More Heads are Better Than One
The following compilation is based on the collective brainstorming of a network of higher education human resource officers from 25 small, U.S. liberal arts colleges located primarily in the Northeast during the group’s September 2006 meeting.
What external driving forces will most affect the human resources function at your institution during the next 10 years?
- Competition from other private liberal arts colleges.
- Changing student demographics, especially the projected decrease in college-bound students in 2010 and thereafter.
- Projected shortage of qualified faculty and staff to fill critical staffing needs due to an aging workforce and retirement of baby boomers.
- Competition for future financial resources to fund important programs and projects.
- Salary market competitiveness that requires increasing our pay levels.
- Government cutbacks in financial aid and other funding as well as pressure to slow tuition increases that will affect our ability to retain and recruit and may result in staff reductions.
- National/regional economy and their affect on our ability to keep up with rising health insurance costs.
- Exploding legal climate.
- Continued changes in technology that make it harder for older workers to adapt.
- Multigenerational workforce with differing needs and motivations.
Specifically, how will these forces affect your role and the human resources function at your institution?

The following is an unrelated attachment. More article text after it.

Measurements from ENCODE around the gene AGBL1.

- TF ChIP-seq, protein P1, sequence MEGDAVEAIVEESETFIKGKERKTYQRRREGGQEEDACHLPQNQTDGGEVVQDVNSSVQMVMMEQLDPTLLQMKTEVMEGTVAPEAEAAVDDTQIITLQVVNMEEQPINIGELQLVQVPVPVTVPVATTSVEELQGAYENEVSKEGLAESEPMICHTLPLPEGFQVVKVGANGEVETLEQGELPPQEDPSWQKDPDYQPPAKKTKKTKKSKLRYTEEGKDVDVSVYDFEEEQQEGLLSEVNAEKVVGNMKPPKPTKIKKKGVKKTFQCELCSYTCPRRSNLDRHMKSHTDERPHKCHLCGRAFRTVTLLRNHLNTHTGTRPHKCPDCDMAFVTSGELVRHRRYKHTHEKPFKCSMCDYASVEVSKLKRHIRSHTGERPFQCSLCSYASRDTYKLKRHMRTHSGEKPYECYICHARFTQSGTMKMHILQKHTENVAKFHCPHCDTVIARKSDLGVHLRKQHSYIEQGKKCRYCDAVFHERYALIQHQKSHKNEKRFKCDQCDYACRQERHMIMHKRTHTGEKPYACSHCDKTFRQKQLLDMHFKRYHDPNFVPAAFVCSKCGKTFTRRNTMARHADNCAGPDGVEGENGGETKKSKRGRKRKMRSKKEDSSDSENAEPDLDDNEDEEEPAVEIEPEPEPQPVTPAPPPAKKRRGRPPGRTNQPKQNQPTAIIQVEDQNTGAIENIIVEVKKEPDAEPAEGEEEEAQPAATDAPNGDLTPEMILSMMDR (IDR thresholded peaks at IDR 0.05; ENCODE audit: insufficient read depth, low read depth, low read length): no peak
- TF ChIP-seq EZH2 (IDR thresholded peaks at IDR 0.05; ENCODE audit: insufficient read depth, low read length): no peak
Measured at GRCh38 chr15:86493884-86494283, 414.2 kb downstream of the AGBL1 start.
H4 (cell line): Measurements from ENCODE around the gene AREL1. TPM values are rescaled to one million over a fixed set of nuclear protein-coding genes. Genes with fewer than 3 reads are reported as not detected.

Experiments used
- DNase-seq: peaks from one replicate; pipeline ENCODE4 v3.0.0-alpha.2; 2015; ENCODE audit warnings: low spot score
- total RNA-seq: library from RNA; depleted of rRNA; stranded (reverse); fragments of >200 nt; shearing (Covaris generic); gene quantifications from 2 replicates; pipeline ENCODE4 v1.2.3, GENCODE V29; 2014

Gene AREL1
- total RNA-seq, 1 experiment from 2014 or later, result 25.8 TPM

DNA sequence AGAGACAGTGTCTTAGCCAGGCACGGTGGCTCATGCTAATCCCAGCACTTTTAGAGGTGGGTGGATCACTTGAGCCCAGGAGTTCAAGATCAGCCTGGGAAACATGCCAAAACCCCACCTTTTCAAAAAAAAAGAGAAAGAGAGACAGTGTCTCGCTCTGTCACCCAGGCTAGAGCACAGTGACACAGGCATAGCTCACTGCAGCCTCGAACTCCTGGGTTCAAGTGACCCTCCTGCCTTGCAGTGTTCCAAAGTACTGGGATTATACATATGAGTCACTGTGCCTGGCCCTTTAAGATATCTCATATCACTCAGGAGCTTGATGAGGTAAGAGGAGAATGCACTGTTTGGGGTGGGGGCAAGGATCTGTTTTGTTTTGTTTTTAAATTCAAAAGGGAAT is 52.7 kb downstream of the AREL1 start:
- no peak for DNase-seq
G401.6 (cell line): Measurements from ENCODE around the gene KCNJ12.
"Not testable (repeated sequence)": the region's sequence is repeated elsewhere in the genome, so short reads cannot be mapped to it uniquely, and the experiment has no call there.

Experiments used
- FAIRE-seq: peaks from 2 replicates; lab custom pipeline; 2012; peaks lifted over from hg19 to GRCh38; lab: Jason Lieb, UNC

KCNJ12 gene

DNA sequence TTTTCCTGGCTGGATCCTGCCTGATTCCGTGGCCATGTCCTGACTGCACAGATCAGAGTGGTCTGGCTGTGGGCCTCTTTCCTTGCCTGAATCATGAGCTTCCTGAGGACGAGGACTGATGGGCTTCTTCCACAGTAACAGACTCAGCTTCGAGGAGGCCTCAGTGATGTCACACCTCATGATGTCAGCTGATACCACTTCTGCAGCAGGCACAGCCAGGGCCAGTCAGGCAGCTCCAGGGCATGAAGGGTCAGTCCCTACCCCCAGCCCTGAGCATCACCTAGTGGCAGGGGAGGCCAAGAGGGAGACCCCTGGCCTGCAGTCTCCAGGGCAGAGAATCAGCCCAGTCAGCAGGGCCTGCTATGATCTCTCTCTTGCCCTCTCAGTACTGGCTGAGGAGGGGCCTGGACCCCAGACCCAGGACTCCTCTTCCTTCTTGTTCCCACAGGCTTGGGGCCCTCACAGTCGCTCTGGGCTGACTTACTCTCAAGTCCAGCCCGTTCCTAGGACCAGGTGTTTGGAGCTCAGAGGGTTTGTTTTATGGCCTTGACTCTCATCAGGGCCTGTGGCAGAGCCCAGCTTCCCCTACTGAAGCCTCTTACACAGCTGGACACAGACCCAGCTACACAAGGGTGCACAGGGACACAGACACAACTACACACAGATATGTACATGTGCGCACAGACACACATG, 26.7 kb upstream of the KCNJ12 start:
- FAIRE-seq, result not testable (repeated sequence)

- We must continue to foster innovation without significant expansion due to limited financial resources; therefore, the quality of services our faculty and staff provide is critical for future success.
- We must continue to recruit and retain the most qualified faculty and staff available in keeping with projected budget costs.
- We must increase resources to meet cost challenges for both benefits and supervisory and staff organizational development.
What do you consider the top concerns on your plate for this year?
- Technology training as we move toward having all staff with computer access and using our database for all business work needs.
- Work-life balance and family-friendly policies.
- Ensuring that all staff members feel that participation is central to the college's mission and that their work is recognized.
- Presidential transition.
- Updating policies and procedures.
- Redesigning wage and salary programs.
- Financial concerns while continuing to maintain internal equity.
- Recruitment, including diversity concerns.
- Union contract negotiations.
- Union avoidance.